It started with the cancellation of Mobile World Congress, one of the biggest international tech shows of the year. GDC, SXSW, Coachella, and E3 followed suit, as attendees of a Biogen conference in Boston were exposed through a colleague who had flown in from overseas. Now big companies like Google don’t even want their employees going across town. They’re all working from home. “The Chinese use two brush strokes to write the word ‘crisis,’” President John F. Kennedy famously said. “One brush stroke stands for danger; the other for opportunity. In a crisis, be aware of the danger-but recognize the opportunity.” This crisis is good for VR, because we need to be apart, but we want to be together. People are the killer app.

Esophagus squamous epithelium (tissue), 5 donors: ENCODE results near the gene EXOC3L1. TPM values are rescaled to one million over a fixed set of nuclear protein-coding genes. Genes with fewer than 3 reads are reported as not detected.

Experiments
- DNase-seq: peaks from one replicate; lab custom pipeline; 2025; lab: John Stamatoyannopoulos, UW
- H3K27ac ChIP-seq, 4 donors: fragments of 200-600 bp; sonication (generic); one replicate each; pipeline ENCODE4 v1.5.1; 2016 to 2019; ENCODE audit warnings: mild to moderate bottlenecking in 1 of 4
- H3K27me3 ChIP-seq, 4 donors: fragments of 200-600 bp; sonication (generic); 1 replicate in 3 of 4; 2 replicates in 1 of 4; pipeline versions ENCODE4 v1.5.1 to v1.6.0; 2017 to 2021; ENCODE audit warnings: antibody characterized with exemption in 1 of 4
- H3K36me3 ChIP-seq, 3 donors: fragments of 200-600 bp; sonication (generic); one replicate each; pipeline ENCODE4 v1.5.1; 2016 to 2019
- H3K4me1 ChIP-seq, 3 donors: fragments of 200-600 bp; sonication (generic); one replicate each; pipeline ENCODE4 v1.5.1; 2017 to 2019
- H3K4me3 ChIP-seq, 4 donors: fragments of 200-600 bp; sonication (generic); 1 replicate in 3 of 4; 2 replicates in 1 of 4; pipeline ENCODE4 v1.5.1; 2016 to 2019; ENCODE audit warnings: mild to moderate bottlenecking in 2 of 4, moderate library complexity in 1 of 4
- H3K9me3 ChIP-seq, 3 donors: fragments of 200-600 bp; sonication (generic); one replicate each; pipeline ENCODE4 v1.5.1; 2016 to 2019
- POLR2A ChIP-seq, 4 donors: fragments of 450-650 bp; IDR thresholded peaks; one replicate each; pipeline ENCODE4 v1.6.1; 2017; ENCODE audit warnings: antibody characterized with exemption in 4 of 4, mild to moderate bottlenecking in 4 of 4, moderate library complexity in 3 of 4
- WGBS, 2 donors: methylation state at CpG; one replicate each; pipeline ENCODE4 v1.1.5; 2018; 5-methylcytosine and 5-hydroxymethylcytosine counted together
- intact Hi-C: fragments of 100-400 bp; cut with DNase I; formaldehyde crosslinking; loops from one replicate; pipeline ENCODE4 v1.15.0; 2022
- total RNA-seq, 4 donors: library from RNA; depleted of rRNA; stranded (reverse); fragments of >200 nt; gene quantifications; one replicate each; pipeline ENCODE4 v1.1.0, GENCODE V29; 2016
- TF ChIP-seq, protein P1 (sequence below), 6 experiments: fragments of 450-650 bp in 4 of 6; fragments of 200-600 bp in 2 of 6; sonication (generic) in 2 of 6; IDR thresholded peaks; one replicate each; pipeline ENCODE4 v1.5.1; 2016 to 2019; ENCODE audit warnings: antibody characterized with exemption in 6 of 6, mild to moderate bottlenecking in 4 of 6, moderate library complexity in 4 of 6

Several weeks ago, the first Educators in VR Summit took place in Microsoft’s AltSpace VR. Over six days 170 speakers took the virtual stage in 150 events over six days. Over 2,000 people attended. Organizer Daniel Dyboski-Bryant characterized the event as an unqualified success. “We achieved everything we set out to do and more. We worked with all our preferred platforms. We let our community and volunteers shine. We shined a spotlight on the industry and proved the viability of this tech for education and large events. We got high level attention. And we had a fantastic time.” Dybroski-Bryant also complimented AltSpace, which is free, for providing unprecedented customer support for a free, non-profit event.